Surfing gator surprises beach goers
Ron and Jan Fleming hit the beach each and every day, so they see the variety of wildlife the Gulf of Mexico can bring.
But an alligator?
“That was a first for us,” said Jan Fleming.
It took a couple of hours to fish this alligator out of the gulf on Fort Myers Beach on Thursday, but when it was done a 7.5-footer was finally secured and hauled off.
But sure enough, there it was on Thursday, bobbing up and down in the water near the Delmar Avenue beach access on Fort Myers Beach.
“At first, our friend said ‘It looks like there’s a log out there,” Fleming said. “Then my husband said, ‘No, I think it’s a gator.'”
They called beach patrol around 11 a.m. and about 30 minutes later the town’s public works crew, searching about on a wave runner, was joined by members of the Florida Fish and Wildlife Conversation Commission (FWC) in an effort to corral the unwelcome visitor.
“It took about two hours to bring him because he’d disappear for about 15 or 20 minutes at a time before he’d resurface,” Fleming said. “By this time about 200 people had gathered and just when everyone was ready to give up, there he’d be again and everyone would yell ‘There it is, there it is!'”
The gator would get as close as six feet to the shore, Fleming said, and was finally nabbed with a lasso net. Upon examination, Fleming said officials estimated his size at 7-and-a-half feet, 150 pounds.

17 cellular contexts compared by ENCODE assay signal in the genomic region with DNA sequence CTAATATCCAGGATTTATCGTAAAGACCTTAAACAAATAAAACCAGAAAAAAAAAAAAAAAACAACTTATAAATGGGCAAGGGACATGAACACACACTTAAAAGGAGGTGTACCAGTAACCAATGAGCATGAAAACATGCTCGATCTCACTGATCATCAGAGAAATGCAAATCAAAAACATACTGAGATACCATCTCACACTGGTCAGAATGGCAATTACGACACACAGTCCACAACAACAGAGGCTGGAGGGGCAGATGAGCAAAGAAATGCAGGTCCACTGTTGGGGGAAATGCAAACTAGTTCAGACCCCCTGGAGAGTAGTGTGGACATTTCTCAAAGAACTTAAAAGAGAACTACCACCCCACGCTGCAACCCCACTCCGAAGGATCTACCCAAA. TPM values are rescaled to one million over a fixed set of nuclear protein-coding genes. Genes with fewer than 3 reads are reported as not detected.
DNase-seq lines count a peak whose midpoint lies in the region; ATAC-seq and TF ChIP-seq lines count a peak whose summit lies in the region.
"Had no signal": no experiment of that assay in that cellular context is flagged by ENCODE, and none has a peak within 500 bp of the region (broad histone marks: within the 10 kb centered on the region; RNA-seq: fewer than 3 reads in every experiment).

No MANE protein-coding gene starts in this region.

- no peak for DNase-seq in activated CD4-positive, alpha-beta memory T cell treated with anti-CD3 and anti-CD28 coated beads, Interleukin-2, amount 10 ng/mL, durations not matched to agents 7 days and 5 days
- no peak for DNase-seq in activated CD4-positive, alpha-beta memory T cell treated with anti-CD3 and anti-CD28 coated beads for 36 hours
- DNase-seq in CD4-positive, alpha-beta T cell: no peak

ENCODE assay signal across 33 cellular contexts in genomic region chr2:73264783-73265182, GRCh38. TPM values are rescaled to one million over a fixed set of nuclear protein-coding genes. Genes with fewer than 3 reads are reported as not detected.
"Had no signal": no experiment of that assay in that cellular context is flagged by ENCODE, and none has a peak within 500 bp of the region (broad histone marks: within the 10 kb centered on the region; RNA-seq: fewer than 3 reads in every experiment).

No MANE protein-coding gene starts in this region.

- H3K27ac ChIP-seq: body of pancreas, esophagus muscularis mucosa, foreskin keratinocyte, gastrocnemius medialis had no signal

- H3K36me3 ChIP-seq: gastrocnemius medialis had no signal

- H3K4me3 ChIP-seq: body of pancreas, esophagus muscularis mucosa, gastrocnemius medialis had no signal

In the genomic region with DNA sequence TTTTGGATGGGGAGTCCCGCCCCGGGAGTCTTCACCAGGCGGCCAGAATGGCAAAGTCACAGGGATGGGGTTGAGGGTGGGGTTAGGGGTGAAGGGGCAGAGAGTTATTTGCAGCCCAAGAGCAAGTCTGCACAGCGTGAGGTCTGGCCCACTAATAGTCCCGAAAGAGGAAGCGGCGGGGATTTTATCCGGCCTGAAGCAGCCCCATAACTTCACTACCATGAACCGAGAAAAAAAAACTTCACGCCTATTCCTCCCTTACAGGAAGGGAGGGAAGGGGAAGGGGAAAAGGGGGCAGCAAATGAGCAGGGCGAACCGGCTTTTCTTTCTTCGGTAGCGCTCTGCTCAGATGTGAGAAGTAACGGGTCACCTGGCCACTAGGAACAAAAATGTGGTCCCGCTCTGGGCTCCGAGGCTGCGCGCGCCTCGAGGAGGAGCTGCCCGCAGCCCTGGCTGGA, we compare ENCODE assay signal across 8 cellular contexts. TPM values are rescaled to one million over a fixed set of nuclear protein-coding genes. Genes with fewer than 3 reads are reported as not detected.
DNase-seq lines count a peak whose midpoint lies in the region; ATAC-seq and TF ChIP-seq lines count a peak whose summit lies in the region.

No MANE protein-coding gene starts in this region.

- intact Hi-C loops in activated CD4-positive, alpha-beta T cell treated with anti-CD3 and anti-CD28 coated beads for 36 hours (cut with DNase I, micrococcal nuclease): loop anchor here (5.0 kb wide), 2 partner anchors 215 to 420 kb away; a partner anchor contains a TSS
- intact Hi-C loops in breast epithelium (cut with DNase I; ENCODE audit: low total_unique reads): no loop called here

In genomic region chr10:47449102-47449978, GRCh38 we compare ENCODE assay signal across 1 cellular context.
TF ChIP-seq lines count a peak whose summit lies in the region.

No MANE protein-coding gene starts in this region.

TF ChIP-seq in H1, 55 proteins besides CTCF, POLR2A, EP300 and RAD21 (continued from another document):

What a fresh-water reptile was doing in the salt-water gulf remains a mystery.
“They did tell us that alligators can survive in salt water for hours if not days, as long as it has access to fresh water from time to time,” Fleming said of the experts at the scene. “They told us he’s either off to a gator farm, or a second place that I can’t remember, or that he’s done for.”
Fleming said some on the beach wondered if the recent Lake Okeechobee releases of fresh water may have contributed to the gator’s desire to enter the gulf.
That’s speculation,” said Gary Morse, a spokesman for the FWC. “We find gators using salt water to travel from one body of fresh water to another. And they are are more active as the weather warms up.”
Morse also confirmed the gator was harvested for its meat and hide.
“That defers the cost to taxpayers,” he said of the option of putting the gator into a rescue program.